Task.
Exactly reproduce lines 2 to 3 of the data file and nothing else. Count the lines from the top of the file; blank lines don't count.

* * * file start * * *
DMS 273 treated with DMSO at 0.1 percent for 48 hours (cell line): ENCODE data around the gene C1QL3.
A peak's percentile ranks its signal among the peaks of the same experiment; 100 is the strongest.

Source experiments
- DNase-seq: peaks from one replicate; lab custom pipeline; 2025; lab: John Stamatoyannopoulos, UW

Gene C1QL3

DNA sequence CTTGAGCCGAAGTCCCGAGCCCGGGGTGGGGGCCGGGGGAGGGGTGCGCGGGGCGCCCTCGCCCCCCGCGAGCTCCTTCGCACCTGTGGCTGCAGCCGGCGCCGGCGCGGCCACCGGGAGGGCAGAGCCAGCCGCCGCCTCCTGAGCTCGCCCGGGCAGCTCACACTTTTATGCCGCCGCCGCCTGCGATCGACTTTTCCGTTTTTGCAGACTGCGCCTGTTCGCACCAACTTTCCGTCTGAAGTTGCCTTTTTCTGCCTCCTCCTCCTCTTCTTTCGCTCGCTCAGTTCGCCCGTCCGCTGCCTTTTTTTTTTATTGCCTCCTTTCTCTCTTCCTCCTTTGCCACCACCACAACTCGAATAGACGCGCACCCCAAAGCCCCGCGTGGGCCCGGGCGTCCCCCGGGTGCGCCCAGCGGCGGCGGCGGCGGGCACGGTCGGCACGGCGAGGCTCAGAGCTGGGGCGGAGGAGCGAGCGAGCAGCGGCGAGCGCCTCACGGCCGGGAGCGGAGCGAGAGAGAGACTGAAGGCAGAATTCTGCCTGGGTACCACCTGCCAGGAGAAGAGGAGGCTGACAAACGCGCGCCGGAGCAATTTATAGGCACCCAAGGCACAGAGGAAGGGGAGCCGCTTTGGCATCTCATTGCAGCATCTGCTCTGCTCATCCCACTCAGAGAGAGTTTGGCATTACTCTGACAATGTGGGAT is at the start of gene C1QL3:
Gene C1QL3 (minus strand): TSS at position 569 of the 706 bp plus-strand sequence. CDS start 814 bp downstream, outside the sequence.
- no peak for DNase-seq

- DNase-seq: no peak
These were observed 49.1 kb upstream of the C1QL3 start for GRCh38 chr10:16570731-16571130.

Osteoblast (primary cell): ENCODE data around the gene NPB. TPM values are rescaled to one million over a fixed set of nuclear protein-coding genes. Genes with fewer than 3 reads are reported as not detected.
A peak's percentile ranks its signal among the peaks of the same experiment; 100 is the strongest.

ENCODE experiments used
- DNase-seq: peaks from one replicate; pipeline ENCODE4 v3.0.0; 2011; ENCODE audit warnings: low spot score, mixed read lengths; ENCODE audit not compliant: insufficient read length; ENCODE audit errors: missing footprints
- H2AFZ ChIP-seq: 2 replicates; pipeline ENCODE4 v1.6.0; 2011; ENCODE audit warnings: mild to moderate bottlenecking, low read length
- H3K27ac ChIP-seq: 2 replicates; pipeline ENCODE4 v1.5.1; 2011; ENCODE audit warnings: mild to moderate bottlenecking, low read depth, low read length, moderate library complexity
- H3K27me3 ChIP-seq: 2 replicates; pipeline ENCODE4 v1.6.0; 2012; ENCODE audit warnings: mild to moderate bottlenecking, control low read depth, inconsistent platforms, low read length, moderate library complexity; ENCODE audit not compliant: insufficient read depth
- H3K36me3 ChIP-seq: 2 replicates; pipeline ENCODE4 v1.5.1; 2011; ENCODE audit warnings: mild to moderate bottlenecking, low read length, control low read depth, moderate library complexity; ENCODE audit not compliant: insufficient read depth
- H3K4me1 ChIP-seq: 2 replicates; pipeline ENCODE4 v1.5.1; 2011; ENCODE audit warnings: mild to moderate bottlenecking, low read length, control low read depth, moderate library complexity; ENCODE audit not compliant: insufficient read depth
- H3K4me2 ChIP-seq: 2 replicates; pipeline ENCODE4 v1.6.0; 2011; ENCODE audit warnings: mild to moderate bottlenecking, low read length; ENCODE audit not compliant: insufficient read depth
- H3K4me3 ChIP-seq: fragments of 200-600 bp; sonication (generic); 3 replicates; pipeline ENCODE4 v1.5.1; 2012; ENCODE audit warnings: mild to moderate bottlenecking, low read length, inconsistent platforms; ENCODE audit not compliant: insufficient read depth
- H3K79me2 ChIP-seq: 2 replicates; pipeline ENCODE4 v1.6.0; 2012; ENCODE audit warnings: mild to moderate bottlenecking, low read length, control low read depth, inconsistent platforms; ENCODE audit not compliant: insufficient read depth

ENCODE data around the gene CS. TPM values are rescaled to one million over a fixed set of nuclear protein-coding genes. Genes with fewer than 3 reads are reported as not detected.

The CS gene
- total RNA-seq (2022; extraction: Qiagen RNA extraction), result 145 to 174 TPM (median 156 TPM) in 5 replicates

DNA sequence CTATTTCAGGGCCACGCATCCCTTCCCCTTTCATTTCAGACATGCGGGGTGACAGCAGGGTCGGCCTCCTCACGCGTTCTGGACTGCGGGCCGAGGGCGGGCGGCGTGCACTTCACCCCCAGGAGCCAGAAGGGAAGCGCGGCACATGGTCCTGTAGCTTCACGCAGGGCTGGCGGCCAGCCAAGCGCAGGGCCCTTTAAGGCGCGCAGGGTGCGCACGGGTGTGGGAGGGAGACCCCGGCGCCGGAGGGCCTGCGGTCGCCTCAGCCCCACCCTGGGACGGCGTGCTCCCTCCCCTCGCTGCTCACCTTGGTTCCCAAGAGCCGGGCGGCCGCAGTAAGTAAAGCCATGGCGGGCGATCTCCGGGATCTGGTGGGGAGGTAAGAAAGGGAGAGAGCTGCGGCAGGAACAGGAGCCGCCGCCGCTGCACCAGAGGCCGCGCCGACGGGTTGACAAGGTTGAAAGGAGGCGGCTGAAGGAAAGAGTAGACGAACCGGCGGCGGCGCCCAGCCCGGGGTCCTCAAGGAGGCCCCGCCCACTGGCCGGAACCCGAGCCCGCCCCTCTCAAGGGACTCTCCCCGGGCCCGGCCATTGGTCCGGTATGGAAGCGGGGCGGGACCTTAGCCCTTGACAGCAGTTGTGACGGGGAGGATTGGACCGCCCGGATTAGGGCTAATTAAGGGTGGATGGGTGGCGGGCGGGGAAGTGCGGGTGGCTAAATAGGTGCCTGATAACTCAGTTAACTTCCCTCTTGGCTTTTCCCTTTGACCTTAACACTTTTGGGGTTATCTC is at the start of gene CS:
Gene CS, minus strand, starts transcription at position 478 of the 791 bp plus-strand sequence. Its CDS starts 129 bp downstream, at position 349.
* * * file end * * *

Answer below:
A peak's percentile ranks its signal among the peaks of the same experiment; 100 is the strongest.

Source experiments